In this activity, students learn about how climate change is affecting the Arctic ecosystem and then investigate how this change is impacting polar bear populations. Students analyze maps of Arctic sea ice, temperature graphs, and polar bear population data to answer questions about the impact of climate change on the Arctic ecosystem.

This video features residents of Shishmaref, Alaska, plus environmental journalist Elizabeth Kolbert and scientist John Holdren, exploring the human impacts of global climate change.

This video highlights specific climate change-related phenomena that are threatening the flora and fauna of Yellowstone National Park.

The video addresses impact of warming temperatures on major lakes of the world with specific focus on Lake Superior and Lake Tanganyika. It discusses the science of water stratification and its impact on lake ecosystems and on human populations whose livelihoods depend on the lakes.

This audio slideshow examines the changes in the ecosystem that will occur to the Arctic due to increasing temperatures and disappearing sea ice.

This collection of learning activities allows students to explore phenology, phenological changes over time, and how these changes fit into the larger context of climate change. Students explore patterns of solar radiation and seasons as well as phenological cycles and ecological affects of these patterns.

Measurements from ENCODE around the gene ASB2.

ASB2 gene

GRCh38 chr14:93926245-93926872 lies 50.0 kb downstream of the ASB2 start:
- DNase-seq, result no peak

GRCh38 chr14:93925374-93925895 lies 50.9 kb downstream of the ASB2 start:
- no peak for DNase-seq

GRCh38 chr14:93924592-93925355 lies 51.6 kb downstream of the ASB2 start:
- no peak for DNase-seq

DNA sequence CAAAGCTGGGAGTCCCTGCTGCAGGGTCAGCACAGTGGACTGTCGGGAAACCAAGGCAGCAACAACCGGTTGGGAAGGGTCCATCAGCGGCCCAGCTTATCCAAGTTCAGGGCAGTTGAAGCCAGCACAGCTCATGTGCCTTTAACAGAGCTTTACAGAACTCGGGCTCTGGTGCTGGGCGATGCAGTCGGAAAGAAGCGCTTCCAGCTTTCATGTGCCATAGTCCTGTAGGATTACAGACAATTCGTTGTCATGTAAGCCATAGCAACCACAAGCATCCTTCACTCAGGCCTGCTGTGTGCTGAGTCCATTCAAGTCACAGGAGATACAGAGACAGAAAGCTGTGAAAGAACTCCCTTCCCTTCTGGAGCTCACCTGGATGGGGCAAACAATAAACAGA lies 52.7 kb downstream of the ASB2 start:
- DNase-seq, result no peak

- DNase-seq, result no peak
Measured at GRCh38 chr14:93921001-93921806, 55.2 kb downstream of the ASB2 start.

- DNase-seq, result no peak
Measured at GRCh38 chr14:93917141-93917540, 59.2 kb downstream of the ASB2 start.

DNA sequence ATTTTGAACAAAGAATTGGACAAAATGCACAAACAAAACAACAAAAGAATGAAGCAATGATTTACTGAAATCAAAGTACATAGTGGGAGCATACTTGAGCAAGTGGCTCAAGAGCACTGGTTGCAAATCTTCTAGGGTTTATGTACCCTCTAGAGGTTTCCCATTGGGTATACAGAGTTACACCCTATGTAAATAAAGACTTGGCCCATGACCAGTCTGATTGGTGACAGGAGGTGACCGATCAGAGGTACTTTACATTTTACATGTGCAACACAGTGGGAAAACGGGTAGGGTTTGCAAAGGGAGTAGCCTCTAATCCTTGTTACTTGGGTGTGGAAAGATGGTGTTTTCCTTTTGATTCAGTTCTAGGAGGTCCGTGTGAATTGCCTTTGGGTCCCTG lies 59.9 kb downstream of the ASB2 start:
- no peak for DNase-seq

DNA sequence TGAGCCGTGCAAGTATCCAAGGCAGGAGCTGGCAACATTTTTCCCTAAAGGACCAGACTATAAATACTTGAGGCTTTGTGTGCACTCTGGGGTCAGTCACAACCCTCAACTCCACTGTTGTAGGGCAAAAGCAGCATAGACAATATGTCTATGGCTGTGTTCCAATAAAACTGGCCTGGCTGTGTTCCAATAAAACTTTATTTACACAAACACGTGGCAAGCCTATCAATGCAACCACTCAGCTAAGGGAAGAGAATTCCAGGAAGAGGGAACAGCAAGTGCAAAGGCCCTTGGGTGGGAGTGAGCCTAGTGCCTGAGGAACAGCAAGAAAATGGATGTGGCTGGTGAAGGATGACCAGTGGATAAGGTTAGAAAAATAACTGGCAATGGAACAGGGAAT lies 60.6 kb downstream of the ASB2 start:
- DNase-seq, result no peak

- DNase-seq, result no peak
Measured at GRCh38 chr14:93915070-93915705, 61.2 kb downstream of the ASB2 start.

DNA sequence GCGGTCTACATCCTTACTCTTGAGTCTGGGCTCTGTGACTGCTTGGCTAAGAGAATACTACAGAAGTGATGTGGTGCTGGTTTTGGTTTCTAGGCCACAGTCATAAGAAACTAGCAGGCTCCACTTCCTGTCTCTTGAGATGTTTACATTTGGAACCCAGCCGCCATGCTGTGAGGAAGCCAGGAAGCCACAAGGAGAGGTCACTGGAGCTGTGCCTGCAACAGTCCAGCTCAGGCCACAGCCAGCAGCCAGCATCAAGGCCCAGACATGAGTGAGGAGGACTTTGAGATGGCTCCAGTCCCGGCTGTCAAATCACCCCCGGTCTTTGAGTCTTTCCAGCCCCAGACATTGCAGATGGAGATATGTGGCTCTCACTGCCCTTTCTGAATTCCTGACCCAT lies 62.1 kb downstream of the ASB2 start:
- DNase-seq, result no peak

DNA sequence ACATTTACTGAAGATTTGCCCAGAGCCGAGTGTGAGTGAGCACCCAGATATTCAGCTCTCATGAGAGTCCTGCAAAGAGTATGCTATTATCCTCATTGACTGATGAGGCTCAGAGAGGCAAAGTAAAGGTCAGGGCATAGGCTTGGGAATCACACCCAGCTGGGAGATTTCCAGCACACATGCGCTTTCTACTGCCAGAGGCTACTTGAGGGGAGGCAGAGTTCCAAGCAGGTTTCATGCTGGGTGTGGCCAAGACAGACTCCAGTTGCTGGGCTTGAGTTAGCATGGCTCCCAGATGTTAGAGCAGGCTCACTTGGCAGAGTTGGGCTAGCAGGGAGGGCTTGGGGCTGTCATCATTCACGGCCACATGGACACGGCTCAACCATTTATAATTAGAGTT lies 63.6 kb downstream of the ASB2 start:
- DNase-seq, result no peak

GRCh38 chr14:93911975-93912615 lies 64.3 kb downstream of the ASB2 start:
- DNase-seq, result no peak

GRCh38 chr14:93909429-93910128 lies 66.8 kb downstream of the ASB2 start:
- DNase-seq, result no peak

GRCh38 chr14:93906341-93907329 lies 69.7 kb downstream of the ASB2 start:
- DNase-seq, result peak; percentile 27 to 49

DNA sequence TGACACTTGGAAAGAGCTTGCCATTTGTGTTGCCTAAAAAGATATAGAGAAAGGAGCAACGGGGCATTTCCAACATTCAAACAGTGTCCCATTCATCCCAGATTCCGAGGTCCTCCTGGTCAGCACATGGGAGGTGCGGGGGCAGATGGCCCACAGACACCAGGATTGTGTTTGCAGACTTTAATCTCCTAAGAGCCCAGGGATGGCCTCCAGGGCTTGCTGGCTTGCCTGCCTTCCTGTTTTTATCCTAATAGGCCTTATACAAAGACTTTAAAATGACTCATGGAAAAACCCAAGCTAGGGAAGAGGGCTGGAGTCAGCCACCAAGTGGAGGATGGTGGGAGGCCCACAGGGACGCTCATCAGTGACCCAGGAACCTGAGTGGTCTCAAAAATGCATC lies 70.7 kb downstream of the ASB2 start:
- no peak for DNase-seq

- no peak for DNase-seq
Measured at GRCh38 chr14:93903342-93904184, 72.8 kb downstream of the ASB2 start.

This is a National Geographic short video that briefly describes how succulent plants in the South African Karoo biome are dying off due to changes in climate.

This video provides background information and teaching tips about the history and relevance of phenology and seasonal observations of plants and animals within the context of rural Wisconsin.

This video looks at the impact of changing climate on animal habitats around the world, showing how different creatures are responding to changing temperatures and precipitation patterns.

In this video, a team of paleontologists, paleobotanists, soil scientists, and other researchers take to the field in Wyoming's Bighorn Basin to document how the climate, plants, and animals there changed during the Paleocene- Eocene Thermal Maximum (PETM). During this time a sudden, enormous influx of carbon flooded the ocean and atmosphere for reasons that are still unclear to scientists. The PETM is used as an analog to the current warming. The scientists' research may help inform our understanding of current increases in carbon in the atmosphere and ocean and the resulting impact on ecosystems.

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